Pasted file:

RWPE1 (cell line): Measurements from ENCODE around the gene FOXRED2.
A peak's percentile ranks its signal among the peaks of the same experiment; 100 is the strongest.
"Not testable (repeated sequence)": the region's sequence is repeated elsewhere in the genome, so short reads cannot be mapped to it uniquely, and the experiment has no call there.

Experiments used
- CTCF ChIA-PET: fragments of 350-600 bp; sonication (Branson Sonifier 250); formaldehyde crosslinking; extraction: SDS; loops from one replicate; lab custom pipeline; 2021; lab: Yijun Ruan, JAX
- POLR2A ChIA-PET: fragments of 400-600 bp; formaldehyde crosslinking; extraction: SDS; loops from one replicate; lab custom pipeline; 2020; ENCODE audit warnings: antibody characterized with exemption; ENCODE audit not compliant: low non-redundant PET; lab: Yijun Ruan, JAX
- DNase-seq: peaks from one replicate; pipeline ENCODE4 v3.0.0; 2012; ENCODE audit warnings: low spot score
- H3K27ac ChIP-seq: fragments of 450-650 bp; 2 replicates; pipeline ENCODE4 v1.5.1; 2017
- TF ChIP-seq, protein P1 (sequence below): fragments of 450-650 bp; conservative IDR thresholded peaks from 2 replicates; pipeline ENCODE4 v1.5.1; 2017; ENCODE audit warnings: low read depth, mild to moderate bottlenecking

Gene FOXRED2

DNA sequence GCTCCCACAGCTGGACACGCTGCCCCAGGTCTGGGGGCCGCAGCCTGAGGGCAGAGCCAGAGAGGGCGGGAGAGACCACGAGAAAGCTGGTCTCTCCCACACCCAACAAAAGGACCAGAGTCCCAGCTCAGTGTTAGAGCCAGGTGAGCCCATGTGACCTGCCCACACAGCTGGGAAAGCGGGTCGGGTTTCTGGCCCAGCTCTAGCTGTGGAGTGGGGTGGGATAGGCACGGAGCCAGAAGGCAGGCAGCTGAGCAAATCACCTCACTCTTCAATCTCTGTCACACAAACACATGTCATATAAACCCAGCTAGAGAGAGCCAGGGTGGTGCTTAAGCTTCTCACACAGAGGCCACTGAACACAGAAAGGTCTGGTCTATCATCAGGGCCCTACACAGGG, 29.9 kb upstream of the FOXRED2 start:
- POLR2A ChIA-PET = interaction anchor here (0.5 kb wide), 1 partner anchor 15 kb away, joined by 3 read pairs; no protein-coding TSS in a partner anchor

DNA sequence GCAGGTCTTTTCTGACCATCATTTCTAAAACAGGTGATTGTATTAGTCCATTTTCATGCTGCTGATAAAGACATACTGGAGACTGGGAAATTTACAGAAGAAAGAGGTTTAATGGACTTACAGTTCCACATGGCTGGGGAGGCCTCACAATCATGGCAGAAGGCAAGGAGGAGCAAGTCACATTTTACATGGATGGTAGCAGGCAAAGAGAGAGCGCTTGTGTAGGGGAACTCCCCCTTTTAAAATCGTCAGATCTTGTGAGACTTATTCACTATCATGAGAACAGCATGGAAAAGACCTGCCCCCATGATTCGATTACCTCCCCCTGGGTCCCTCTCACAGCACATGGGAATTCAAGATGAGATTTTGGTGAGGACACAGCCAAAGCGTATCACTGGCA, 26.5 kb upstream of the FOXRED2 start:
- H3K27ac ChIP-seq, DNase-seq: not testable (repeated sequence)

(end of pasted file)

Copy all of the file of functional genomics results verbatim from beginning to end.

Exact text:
RWPE1 (cell line): Measurements from ENCODE around the gene FOXRED2.
A peak's percentile ranks its signal among the peaks of the same experiment; 100 is the strongest.
"Not testable (repeated sequence)": the region's sequence is repeated elsewhere in the genome, so short reads cannot be mapped to it uniquely, and the experiment has no call there.

Experiments used
- CTCF ChIA-PET: fragments of 350-600 bp; sonication (Branson Sonifier 250); formaldehyde crosslinking; extraction: SDS; loops from one replicate; lab custom pipeline; 2021; lab: Yijun Ruan, JAX
- POLR2A ChIA-PET: fragments of 400-600 bp; formaldehyde crosslinking; extraction: SDS; loops from one replicate; lab custom pipeline; 2020; ENCODE audit warnings: antibody characterized with exemption; ENCODE audit not compliant: low non-redundant PET; lab: Yijun Ruan, JAX
- DNase-seq: peaks from one replicate; pipeline ENCODE4 v3.0.0; 2012; ENCODE audit warnings: low spot score
- H3K27ac ChIP-seq: fragments of 450-650 bp; 2 replicates; pipeline ENCODE4 v1.5.1; 2017
- TF ChIP-seq, protein P1 (sequence below): fragments of 450-650 bp; conservative IDR thresholded peaks from 2 replicates; pipeline ENCODE4 v1.5.1; 2017; ENCODE audit warnings: low read depth, mild to moderate bottlenecking

Gene FOXRED2

DNA sequence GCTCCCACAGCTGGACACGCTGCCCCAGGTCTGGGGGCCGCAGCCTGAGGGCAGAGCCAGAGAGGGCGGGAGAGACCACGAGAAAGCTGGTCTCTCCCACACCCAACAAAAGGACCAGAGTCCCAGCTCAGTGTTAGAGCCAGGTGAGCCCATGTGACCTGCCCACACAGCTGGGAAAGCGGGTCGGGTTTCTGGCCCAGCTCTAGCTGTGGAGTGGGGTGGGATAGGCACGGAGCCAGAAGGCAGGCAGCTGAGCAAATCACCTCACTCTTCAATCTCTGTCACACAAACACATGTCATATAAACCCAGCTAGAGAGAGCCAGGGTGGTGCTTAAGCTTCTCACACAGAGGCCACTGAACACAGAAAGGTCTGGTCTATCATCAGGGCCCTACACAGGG, 29.9 kb upstream of the FOXRED2 start:
- POLR2A ChIA-PET = interaction anchor here (0.5 kb wide), 1 partner anchor 15 kb away, joined by 3 read pairs; no protein-coding TSS in a partner anchor

DNA sequence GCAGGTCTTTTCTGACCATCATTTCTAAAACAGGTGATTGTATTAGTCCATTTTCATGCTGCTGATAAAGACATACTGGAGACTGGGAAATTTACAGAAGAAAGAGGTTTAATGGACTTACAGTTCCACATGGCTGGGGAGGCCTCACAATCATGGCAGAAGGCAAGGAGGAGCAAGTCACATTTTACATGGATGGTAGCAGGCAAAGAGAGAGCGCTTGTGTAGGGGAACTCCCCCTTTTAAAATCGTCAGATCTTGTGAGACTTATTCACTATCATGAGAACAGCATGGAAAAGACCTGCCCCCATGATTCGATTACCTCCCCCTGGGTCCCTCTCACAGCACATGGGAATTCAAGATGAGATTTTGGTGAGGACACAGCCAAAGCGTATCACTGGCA, 26.5 kb upstream of the FOXRED2 start:
- H3K27ac ChIP-seq, DNase-seq: not testable (repeated sequence)